I note that if there is a dispute as to where the bidding stands, the normal practice of auctioneers is to take things back to the last undisputed bid, and to go forward from there. In extreme cases an auctioneer might start things from scratch again.


Usually the only bids that auctioneers refuse are bids for a rise that is lower than the rise they are looking for at a particular time.   

You need authority to be able to bid for someone else

The next condition is a bit strange. It essentially says that if you think you are bidding on behalf of someone else, you had better make sure that you have given the auctioneer a copy of your written authority to do that, or else you will be considered to be bidding for yourself. There are a number of things I could say about this, but all I will say is that if you are going to bid for someone else, you now know what to do.

Boredom alert

I am about to embark on a fairly lengthy analysis of the law relating to gazumping.  The upshot will be that I will advise you to sign the contract as quickly as possible after the auction.  If you don’t particularly need to see how I got to that conclusion, you might want to skip this subsection.

Gazumping

The last 2 conditions relate to gazumping. 

Imagine going through a fairly long auction with lots of bidding. Finally you are the last person still bidding. The house is yours. You get a round of applause from those present. The auctioneer then approaches you and asks you to come inside. You sit down where indicated. At that point you are the only one at the table. The auctioneer excuses himself – there is something he has to attend to with the seller first. You wait. You wait a bit longer. The auctioneer returns.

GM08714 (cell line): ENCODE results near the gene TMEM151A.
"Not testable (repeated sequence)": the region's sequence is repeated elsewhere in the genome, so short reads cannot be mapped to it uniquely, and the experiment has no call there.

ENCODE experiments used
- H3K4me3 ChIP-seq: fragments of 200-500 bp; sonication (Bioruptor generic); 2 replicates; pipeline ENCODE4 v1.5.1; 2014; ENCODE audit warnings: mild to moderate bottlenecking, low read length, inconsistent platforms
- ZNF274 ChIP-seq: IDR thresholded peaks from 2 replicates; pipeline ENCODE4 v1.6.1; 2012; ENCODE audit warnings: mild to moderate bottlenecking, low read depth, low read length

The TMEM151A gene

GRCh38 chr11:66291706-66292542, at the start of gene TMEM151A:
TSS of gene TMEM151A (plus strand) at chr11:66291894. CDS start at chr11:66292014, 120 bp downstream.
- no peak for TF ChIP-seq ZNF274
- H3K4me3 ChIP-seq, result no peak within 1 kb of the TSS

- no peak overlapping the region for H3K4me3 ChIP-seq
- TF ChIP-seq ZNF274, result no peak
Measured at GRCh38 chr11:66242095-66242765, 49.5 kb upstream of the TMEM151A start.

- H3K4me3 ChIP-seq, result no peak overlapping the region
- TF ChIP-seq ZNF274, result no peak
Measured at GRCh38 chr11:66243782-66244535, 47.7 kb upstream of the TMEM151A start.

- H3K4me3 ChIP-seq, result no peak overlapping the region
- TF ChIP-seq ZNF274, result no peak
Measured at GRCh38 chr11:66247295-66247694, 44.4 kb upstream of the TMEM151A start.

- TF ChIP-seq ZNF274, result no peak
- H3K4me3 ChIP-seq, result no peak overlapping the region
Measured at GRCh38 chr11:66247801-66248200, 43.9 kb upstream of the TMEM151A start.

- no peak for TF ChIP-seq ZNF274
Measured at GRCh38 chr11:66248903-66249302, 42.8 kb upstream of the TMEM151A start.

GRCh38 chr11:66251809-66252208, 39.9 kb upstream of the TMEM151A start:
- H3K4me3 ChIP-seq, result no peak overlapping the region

He asks: “Would you be willing to increase the amount you bid ?” You say, “Of course not, I’ve just won the auction with my final bid – that’s what it is – final.”  The auctioneer ducks out, and is gone for an even longer time. Finally, he returns, and says “Sorry, you’ve missed out – the owner has just signed with a buyer who as prepared to offer him more.” !!!!


If this was you, then you have just been gazumped!

I have just described auction gazumping. However, most of the gazumping you hear about, usually in the form of complaints, is gazumping that occurs during the private sale process. This is very much a N.S.W. specialty.  
With respect to auction gazumping, according to the Fair Trading NSW: “Gazumping cannot occur in the auction process."

 

That is a very bold (and bald, because there is no further explanation given) statement.

 
There are 3 conditions in the auction conditions that apply to auctions in N.S.W. that are possibly relevant to gazumping:

Condition 1(c) states:
The highest bidder is the purchaser, subject to any reserve price.


Condition 1(g) states:
A bid cannot be made or accepted after the fall of the hammer.


Condition 1(h) states:
As soon as practicable after the fall of the hammer the purchaser is to sign the agreement (if any) for sale.